“Science fiction…earns its special place by opening a gap between what we can do today and what we might do tomorrow. It bridges that gap with a magical span that requires no buttressing and no load calculations, only conceivability.”
For the younger generation who has grown up with computers their whole lives, it’s hard to imagine the “ancient” B.C. era (Before Computers). The personal computer, which entered the market a little over three decades ago, in the 1980s, revolutionized everyday life and the way the world does business. It even revolutionized the construction industry.
Prior to the 1980s (AutoCAD was first released in 1982) construction documents were all drawn by hand. The first 3D architectural design software, including Archicad and CATIA, began to be developed in the 80s. The first version of Revit wasn’t released until 2000. Then came 4D modeling – linking a 3D model to a schedule to view the construction sequence – Synchro entered the market in 2007.
We have gone from 2D hand-drafted drawings to 2D Computer Aided Drafting (CAD) to parametric 3D Building Information Models (BIM) to 4D Construction Sequencing in a mere thirty years. This technological evolution has enabled us to build bigger, taller, and more complicated structures, and to build them faster, more efficiently and for less money, with less waste and rework.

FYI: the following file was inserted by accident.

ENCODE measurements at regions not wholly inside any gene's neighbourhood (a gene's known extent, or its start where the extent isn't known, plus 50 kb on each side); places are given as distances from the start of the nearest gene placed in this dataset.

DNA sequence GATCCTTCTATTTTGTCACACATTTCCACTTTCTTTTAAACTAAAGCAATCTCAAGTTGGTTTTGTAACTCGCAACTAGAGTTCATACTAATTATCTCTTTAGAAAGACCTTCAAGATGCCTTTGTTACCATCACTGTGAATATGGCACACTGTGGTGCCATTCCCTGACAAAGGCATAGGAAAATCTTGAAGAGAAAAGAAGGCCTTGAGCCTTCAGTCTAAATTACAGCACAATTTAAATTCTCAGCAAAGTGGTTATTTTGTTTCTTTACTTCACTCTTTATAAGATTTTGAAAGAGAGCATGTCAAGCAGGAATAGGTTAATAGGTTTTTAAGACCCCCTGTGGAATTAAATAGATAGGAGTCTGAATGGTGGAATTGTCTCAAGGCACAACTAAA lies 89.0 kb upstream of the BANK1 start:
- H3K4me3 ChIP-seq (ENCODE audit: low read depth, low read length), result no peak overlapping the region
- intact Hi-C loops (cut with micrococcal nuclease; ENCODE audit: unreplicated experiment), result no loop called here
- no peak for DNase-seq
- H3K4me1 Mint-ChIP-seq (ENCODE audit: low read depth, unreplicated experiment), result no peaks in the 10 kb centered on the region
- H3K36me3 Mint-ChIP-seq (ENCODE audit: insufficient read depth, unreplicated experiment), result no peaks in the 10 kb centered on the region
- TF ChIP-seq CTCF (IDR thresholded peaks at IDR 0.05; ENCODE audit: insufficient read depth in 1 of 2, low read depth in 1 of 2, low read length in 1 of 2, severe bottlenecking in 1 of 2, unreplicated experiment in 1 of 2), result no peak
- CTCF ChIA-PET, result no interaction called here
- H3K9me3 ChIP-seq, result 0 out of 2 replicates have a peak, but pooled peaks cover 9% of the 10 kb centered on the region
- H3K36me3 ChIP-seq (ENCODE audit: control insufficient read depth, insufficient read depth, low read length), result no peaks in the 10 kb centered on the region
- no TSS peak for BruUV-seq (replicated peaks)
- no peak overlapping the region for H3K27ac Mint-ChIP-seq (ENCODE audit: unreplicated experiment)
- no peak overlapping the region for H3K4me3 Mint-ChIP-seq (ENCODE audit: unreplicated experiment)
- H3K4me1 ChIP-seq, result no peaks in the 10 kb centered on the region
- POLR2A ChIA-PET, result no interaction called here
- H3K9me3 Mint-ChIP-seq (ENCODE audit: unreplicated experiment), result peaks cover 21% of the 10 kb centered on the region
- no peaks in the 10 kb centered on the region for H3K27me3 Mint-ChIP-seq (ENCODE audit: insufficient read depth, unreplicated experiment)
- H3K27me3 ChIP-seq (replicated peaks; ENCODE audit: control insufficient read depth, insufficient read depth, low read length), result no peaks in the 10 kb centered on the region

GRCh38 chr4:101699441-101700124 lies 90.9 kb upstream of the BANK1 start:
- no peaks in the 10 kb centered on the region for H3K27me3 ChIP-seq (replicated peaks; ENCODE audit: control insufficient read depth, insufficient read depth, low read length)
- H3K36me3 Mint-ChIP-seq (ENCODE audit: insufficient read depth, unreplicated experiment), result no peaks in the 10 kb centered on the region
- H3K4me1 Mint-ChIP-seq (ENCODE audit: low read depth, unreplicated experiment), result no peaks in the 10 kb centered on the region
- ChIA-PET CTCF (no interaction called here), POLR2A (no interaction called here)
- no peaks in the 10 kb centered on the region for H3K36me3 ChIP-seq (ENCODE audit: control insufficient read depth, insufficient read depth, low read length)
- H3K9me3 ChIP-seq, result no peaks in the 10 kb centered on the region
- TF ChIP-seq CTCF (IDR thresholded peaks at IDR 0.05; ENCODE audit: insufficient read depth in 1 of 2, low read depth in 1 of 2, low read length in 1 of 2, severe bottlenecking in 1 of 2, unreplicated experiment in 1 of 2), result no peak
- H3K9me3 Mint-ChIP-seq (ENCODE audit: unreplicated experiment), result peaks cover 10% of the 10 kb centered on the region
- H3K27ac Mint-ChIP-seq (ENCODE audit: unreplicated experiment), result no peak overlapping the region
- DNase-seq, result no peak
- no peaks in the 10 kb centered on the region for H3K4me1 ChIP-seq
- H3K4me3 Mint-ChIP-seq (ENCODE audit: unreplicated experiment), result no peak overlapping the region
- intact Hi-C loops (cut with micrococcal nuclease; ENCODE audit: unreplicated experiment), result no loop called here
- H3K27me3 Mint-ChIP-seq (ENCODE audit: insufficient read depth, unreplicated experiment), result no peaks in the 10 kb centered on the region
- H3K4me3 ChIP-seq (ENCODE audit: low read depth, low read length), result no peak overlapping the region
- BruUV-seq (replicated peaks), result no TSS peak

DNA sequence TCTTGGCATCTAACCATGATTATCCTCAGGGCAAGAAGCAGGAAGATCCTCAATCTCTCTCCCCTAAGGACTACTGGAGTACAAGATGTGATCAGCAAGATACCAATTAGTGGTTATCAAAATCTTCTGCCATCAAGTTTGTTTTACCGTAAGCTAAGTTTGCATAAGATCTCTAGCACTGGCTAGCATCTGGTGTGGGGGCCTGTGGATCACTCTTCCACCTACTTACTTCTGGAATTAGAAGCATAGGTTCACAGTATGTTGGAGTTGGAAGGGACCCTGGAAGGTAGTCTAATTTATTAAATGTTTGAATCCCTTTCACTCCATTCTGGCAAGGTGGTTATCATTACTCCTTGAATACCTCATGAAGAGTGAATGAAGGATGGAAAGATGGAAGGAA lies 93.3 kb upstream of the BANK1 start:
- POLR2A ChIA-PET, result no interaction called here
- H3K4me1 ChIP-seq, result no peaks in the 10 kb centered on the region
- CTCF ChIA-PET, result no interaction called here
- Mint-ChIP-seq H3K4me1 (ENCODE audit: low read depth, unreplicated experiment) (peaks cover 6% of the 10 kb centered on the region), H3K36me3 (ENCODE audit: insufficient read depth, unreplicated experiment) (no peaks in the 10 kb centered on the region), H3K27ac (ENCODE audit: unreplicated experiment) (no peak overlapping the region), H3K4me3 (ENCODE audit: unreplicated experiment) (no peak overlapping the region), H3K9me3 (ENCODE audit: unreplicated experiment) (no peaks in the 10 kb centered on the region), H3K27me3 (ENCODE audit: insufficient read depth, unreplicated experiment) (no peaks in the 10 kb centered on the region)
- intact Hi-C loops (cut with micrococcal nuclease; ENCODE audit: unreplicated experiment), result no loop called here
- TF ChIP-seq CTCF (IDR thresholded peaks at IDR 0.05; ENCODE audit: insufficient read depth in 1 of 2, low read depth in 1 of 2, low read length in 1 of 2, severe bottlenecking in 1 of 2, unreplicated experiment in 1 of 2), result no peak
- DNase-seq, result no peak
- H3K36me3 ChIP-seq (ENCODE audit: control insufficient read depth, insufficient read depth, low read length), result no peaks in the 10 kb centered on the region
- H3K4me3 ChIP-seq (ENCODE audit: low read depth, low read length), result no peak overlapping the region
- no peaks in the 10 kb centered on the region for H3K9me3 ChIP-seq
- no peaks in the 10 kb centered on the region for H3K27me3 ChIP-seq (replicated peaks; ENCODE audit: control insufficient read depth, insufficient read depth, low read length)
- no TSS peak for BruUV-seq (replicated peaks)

Engineering News Record recently published the impressive results of a construction science fiction contest. The applicants were asked to imagine the future of the construction industry, and they did so with insightful, inspiring, and sometimes frightening results. In my personal favorite, titled “Canopy,” the main character is riding a very tall elevator. Sunlight begins to filter in as they near the top, and then the elevator emerges into a lush paradise, a paradise enabled by construction.
For the past 30 years the construction industry has been riding an elevator enabled by CAD, BIM, and 4D technologies. These technologies have helped us to build bigger, better, smarter structures; and all this has happened in a short 30 years. Many of these technologies, and the structures we can build as a result of them, may have seemed like science fiction 50 years ago, but the future is now. Imagine where we’ll be in another 30 years. The sky’s the limit. What kind of paradise will your elevator bring you to?
 Tom Sawyer, “Imagining Construction's Future: An Overview” http://enr.construction.com/opinions/viewpoint/2013/1104-Imagining-constructions-future.asp